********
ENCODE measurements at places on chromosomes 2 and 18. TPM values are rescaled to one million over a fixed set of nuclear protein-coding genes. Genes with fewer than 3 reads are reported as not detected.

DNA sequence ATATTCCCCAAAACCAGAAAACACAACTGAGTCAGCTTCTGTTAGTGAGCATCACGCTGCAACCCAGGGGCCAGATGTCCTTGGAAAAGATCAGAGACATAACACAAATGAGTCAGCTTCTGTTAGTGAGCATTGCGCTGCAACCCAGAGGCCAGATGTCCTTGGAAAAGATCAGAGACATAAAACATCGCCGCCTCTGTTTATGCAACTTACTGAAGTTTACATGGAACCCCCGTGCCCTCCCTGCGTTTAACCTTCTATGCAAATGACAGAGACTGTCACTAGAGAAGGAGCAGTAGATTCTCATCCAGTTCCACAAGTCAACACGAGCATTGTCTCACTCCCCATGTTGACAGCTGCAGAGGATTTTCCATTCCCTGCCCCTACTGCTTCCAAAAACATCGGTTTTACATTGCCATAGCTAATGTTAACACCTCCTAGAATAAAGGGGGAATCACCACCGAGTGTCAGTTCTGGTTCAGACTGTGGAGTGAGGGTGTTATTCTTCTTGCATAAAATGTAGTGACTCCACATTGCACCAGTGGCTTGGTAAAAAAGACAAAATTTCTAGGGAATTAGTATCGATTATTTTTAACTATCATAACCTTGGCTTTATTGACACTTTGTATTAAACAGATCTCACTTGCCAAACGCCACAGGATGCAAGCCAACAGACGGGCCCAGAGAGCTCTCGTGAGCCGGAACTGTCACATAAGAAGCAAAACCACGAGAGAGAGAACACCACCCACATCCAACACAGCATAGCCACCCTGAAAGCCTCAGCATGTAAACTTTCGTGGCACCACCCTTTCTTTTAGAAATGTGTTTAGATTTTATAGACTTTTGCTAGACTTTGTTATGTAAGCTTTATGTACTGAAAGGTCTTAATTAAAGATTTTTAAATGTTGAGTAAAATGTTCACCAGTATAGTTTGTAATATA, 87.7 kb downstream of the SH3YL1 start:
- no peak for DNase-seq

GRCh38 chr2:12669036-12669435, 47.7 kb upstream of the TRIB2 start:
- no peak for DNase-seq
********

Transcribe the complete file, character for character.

ENCODE measurements at places on chromosomes 2 and 18. TPM values are rescaled to one million over a fixed set of nuclear protein-coding genes. Genes with fewer than 3 reads are reported as not detected.

DNA sequence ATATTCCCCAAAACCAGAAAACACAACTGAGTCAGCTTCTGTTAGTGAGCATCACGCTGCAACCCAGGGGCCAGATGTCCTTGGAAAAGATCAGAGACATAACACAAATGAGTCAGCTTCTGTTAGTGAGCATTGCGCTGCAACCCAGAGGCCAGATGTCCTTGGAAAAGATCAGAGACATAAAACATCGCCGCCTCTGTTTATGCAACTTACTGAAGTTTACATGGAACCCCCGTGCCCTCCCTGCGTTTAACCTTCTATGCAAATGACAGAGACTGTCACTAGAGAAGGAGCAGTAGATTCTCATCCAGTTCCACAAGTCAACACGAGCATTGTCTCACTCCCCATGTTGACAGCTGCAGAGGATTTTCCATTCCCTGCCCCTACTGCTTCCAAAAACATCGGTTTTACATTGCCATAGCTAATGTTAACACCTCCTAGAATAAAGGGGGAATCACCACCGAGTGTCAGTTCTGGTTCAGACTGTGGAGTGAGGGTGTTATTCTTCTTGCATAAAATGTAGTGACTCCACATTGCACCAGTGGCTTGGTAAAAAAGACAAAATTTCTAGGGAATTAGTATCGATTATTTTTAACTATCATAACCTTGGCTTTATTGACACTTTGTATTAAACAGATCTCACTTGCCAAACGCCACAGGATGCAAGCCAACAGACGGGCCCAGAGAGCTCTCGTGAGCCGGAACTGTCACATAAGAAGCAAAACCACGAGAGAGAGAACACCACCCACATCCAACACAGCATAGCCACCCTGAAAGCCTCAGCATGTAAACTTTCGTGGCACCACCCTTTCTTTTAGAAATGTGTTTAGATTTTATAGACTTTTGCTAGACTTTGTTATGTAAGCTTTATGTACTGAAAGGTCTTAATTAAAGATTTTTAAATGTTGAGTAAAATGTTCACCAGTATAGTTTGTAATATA, 87.7 kb downstream of the SH3YL1 start:
- no peak for DNase-seq

GRCh38 chr2:12669036-12669435, 47.7 kb upstream of the TRIB2 start:
- no peak for DNase-seq